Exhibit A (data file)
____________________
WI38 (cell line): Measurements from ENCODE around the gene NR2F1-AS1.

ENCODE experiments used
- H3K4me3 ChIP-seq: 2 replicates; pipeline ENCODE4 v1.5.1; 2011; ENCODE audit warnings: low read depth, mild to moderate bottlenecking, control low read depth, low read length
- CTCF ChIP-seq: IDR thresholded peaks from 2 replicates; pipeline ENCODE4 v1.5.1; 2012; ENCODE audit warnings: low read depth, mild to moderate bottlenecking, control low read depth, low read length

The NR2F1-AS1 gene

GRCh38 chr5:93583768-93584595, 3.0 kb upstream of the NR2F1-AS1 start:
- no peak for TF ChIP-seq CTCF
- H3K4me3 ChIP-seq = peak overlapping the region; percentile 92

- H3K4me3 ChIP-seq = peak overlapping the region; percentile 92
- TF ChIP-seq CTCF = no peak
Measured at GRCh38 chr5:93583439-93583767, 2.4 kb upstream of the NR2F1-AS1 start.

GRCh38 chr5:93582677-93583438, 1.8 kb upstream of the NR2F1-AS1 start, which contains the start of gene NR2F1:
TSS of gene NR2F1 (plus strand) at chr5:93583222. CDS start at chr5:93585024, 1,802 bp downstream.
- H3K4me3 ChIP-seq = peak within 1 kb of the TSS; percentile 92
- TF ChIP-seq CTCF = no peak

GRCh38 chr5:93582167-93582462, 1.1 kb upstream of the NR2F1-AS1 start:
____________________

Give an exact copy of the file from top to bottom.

WI38 (cell line): Measurements from ENCODE around the gene NR2F1-AS1.

ENCODE experiments used
- H3K4me3 ChIP-seq: 2 replicates; pipeline ENCODE4 v1.5.1; 2011; ENCODE audit warnings: low read depth, mild to moderate bottlenecking, control low read depth, low read length
- CTCF ChIP-seq: IDR thresholded peaks from 2 replicates; pipeline ENCODE4 v1.5.1; 2012; ENCODE audit warnings: low read depth, mild to moderate bottlenecking, control low read depth, low read length

The NR2F1-AS1 gene

GRCh38 chr5:93583768-93584595, 3.0 kb upstream of the NR2F1-AS1 start:
- no peak for TF ChIP-seq CTCF
- H3K4me3 ChIP-seq = peak overlapping the region; percentile 92

- H3K4me3 ChIP-seq = peak overlapping the region; percentile 92
- TF ChIP-seq CTCF = no peak
Measured at GRCh38 chr5:93583439-93583767, 2.4 kb upstream of the NR2F1-AS1 start.

GRCh38 chr5:93582677-93583438, 1.8 kb upstream of the NR2F1-AS1 start, which contains the start of gene NR2F1:
TSS of gene NR2F1 (plus strand) at chr5:93583222. CDS start at chr5:93585024, 1,802 bp downstream.
- H3K4me3 ChIP-seq = peak within 1 kb of the TSS; percentile 92
- TF ChIP-seq CTCF = no peak

GRCh38 chr5:93582167-93582462, 1.1 kb upstream of the NR2F1-AS1 start: